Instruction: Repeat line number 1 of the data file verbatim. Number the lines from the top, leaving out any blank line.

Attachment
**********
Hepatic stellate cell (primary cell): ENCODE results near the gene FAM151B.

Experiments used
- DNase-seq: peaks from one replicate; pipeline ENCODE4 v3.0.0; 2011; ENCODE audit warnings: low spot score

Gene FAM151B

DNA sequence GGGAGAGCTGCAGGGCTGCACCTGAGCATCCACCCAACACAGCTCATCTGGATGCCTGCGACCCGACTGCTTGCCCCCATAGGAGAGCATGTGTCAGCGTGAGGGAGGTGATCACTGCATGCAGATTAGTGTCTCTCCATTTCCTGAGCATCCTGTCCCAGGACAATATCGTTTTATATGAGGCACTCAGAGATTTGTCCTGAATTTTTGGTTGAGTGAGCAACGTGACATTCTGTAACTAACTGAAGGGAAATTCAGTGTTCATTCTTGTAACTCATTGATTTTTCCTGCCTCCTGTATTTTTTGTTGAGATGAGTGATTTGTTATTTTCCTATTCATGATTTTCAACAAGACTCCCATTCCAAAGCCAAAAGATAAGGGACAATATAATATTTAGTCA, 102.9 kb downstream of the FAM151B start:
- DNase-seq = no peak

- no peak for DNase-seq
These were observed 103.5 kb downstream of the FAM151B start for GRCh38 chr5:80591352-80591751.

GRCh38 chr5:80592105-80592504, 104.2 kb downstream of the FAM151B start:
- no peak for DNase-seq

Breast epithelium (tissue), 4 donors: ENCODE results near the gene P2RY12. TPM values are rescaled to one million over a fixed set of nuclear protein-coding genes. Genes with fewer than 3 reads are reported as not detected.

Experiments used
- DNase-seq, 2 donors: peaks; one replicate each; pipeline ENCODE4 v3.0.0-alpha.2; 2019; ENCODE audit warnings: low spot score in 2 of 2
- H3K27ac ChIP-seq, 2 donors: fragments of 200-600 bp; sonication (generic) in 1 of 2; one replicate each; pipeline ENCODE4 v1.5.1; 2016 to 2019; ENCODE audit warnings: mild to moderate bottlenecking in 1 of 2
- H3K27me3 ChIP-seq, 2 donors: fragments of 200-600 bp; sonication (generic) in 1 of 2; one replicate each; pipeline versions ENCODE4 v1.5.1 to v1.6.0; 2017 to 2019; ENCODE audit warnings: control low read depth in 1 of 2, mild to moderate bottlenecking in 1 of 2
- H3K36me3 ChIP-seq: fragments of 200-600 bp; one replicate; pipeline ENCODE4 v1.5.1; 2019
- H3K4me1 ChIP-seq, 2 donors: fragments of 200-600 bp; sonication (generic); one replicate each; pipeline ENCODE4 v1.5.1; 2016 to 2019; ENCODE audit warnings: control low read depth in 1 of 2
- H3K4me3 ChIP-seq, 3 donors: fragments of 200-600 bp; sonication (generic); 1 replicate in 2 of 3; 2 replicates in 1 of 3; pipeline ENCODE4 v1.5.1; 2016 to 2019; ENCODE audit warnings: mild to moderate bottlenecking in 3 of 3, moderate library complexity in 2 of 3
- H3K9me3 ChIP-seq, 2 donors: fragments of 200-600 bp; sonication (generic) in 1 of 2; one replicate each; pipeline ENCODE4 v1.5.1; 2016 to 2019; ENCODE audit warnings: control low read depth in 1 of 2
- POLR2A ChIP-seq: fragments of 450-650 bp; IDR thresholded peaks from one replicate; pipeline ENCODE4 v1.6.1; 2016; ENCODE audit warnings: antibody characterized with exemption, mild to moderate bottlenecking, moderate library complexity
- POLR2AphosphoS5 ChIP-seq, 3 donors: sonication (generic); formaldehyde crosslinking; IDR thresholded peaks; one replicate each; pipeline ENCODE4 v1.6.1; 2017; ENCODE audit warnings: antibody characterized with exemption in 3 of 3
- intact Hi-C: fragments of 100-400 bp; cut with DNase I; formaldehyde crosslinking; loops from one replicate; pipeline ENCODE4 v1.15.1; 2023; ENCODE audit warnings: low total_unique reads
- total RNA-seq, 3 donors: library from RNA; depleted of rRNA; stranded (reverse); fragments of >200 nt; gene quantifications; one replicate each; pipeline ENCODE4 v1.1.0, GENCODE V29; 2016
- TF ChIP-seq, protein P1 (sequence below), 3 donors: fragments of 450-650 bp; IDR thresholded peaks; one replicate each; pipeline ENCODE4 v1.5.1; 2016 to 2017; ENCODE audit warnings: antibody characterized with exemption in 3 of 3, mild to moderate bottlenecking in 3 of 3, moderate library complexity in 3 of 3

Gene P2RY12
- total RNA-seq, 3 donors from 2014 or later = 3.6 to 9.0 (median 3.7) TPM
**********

Hepatic stellate cell (primary cell): ENCODE results near the gene FAM151B.